With ?1.3 trillion pounds worth of debt in the UK, Scotland's Citizens Advice Bureau has welcomed a new Bill to regulate lenders and protect borrowers from creating un-repayable levels of personal debt.
Chief executive Kaliani Lyle said: "For years, Citizens Advice Bureaux have been dealing with case after case of ordinary people who have been enticed into unsustainable debt."
"The existing legislation - the 1974 Consumer Credit Act - is simply too antiquated to deal with the explosion in aggressively marketed credit that has taken place over the past decade or so."
The Consumer Credit Act is set up to outlaw "extortionate" interest rates, however it has proved to be ineffective as it doesn't actually define what is regarded as extortionate.
This coincides with an investigation being carried out by banking watchdogs, into suspected mis-selling of personal loans and credit cards at bank branch levels. Following on from the BBC's Real Story programme which revealed banks are offering large staff bonuses to encourage sales of expensive loans, credit cards and other financial products. Staff at Lloyds TSB were shown to have encouraged customers to accept sums of money they could not afford to repay.
"Which?" said it believed it was time the industry had a proper debate over sales incentive structures.
The BBC also criticised the expensive cost of the bank's payment protection insurance and how credit cards were pushed onto customers.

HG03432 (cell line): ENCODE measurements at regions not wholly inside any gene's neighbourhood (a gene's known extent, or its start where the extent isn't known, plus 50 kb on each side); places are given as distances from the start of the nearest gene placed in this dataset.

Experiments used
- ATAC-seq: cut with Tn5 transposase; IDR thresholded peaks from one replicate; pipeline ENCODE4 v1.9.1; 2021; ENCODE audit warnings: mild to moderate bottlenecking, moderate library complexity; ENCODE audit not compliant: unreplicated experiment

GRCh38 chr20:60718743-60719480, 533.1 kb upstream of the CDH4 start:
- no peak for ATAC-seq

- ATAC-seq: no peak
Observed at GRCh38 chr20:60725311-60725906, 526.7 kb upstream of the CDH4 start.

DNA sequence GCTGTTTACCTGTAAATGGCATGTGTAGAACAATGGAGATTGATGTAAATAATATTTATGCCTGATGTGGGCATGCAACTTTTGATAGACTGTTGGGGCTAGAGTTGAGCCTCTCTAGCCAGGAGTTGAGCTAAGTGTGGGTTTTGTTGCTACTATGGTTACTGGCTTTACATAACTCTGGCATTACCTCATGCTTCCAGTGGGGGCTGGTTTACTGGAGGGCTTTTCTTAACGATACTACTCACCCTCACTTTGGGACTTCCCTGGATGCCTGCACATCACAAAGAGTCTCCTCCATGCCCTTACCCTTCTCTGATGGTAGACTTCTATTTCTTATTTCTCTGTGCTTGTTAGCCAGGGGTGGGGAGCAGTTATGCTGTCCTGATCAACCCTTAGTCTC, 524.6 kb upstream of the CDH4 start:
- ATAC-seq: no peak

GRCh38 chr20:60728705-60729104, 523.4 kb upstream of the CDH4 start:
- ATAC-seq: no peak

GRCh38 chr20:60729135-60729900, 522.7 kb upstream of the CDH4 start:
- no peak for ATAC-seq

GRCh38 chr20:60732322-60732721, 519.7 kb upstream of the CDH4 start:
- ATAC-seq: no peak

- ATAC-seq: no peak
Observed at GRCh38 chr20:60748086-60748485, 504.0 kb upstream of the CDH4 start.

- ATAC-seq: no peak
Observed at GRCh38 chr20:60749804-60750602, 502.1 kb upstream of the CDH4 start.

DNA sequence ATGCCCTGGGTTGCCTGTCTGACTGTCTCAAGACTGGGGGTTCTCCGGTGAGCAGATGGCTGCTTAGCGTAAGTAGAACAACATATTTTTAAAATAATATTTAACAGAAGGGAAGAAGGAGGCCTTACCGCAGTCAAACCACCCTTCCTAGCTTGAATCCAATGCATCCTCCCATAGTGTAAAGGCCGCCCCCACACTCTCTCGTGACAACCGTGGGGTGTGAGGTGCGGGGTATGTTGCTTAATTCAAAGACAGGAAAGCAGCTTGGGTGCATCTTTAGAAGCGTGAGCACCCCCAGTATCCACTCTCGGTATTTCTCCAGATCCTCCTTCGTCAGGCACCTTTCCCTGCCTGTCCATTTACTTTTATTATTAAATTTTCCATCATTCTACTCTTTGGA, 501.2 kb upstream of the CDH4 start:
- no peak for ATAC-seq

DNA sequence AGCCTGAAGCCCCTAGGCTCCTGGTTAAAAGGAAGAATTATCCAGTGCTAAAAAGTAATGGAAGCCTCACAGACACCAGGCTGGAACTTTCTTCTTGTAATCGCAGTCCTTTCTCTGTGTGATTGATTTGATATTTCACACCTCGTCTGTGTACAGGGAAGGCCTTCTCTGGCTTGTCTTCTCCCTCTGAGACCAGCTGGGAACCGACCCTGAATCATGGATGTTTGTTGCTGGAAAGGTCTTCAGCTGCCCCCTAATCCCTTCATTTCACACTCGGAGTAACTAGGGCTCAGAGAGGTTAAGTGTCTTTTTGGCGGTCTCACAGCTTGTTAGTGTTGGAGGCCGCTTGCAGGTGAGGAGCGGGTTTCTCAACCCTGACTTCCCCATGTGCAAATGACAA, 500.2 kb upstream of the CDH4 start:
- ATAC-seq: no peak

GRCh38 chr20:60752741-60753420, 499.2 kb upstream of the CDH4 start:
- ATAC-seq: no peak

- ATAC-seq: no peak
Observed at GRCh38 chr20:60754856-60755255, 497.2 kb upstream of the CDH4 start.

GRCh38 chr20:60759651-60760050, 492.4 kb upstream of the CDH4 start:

Graeme Millar, of the Scottish Consumer Council, said: "Consumers themselves need to act responsibly and ensure they are not asking for money they cannot afford to repay."
Tougher codes of practice imposing stricter standards on the way products are sold, and the use of financial information qualified financial advisers and from comparison web sites like Moneynet can help to gain consumers the best deals, and reduce the risks of mis-selling.
Independent financial adviser, Alan Steele commented, "Debt has always been a problem for a minority of people. One of the current problems is the willingness of bank managers to hand out loans and credit cards, which means this minority has increased, but the majority are coping with their debt."
It remains to be seen whether the nation's optimistic mood, recently reflected in a Mori survey carried out for the Prudential, in its ability to cope with levels of personal debt is long or short term. The report showed consumers are still failing to save, with one in five people saying they had no plans to increase the amount they put away.
Jackie Ronson, of the Prudential, said that many people are viewing their disposable income as decreasing, and yet they are happy to maintain their current level of debt, "add to that the continued concern about pensions in the UK, and we are looking at people who are likely to seriously struggle in retirement."
Richard works in Edinburgh for a media company, occasionally writing for the personal finance blog Cashzilla, and drinking too much coffee.